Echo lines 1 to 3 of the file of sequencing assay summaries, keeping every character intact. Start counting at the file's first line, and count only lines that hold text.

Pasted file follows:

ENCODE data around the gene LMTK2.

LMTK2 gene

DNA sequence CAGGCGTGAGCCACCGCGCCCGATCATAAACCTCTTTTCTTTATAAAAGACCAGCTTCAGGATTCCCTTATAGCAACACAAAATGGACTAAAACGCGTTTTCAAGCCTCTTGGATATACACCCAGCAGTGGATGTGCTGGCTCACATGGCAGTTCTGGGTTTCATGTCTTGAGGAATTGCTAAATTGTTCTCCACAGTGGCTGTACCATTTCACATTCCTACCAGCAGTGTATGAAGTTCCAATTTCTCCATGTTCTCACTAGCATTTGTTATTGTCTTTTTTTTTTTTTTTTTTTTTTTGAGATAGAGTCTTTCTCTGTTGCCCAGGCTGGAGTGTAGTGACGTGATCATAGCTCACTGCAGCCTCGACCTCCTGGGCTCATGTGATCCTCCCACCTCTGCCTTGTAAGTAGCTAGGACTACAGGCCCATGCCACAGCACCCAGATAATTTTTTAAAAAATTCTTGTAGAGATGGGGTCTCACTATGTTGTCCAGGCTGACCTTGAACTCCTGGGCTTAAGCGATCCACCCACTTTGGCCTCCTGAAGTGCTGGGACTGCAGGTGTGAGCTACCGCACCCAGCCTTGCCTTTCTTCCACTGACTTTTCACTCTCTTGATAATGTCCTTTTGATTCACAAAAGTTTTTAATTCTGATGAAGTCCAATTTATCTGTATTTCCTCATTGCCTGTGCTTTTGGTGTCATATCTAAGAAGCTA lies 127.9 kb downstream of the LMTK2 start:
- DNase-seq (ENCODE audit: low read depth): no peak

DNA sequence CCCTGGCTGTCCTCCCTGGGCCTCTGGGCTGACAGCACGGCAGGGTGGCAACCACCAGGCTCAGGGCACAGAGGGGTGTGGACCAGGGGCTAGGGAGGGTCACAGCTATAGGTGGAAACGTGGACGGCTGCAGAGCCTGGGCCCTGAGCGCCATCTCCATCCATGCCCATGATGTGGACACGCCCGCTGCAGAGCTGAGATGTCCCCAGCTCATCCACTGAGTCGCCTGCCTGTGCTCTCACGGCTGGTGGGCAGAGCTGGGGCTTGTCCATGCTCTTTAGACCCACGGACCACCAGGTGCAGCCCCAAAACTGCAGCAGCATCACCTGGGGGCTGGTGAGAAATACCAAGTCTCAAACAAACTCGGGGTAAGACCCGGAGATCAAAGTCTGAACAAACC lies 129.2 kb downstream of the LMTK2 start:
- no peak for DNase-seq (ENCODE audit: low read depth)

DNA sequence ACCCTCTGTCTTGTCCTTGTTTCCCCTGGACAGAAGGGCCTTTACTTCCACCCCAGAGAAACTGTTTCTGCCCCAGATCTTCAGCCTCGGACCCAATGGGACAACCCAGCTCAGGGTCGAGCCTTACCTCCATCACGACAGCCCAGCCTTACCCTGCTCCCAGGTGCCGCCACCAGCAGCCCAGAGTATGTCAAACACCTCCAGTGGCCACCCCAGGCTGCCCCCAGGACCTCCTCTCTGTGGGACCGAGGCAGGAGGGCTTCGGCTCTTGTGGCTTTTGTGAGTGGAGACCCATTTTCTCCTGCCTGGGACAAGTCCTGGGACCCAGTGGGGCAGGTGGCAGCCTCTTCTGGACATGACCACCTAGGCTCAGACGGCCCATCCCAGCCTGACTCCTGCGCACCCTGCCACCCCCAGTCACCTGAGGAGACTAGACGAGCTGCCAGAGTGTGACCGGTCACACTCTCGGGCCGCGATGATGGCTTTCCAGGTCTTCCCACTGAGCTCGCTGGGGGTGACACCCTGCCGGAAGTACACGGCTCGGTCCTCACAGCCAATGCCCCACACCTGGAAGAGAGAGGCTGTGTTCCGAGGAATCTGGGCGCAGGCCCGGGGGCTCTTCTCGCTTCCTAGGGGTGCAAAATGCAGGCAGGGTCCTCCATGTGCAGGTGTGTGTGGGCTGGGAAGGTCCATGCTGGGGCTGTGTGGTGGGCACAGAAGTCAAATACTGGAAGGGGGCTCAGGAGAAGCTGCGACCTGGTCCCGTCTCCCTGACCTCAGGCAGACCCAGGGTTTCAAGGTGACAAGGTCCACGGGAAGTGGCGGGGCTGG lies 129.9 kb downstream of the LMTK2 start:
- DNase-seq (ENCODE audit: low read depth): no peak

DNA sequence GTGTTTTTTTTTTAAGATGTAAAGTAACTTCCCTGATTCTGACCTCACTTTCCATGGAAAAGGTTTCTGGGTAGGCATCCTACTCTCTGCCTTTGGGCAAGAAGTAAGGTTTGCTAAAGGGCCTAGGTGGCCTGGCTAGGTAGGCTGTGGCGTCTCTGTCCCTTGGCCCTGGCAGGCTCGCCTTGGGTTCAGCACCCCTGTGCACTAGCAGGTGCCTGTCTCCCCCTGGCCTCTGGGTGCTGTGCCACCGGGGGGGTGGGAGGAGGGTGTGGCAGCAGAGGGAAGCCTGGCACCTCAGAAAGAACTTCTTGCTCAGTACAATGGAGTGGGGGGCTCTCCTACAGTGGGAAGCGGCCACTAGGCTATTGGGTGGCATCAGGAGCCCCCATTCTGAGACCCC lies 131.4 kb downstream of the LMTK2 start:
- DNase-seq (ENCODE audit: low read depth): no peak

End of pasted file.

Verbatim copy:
ENCODE data around the gene LMTK2.

LMTK2 gene

DNA sequence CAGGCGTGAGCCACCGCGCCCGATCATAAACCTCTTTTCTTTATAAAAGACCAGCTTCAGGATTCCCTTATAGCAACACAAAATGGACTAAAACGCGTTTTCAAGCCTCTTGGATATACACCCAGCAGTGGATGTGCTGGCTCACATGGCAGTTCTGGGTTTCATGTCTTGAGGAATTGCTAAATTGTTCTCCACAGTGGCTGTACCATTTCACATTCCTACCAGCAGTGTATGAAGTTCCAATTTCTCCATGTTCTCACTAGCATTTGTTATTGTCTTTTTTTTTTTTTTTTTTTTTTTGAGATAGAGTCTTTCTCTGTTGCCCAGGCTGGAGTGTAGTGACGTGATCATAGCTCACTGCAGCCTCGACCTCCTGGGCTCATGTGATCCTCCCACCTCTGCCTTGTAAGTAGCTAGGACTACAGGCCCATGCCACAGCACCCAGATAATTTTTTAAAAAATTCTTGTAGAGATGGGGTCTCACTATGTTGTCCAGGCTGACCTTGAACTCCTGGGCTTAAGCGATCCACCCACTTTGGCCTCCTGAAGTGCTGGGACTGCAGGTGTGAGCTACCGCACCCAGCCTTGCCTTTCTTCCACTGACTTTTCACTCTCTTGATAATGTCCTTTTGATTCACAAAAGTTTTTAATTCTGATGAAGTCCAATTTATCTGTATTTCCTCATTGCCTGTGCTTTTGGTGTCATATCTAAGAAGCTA lies 127.9 kb downstream of the LMTK2 start: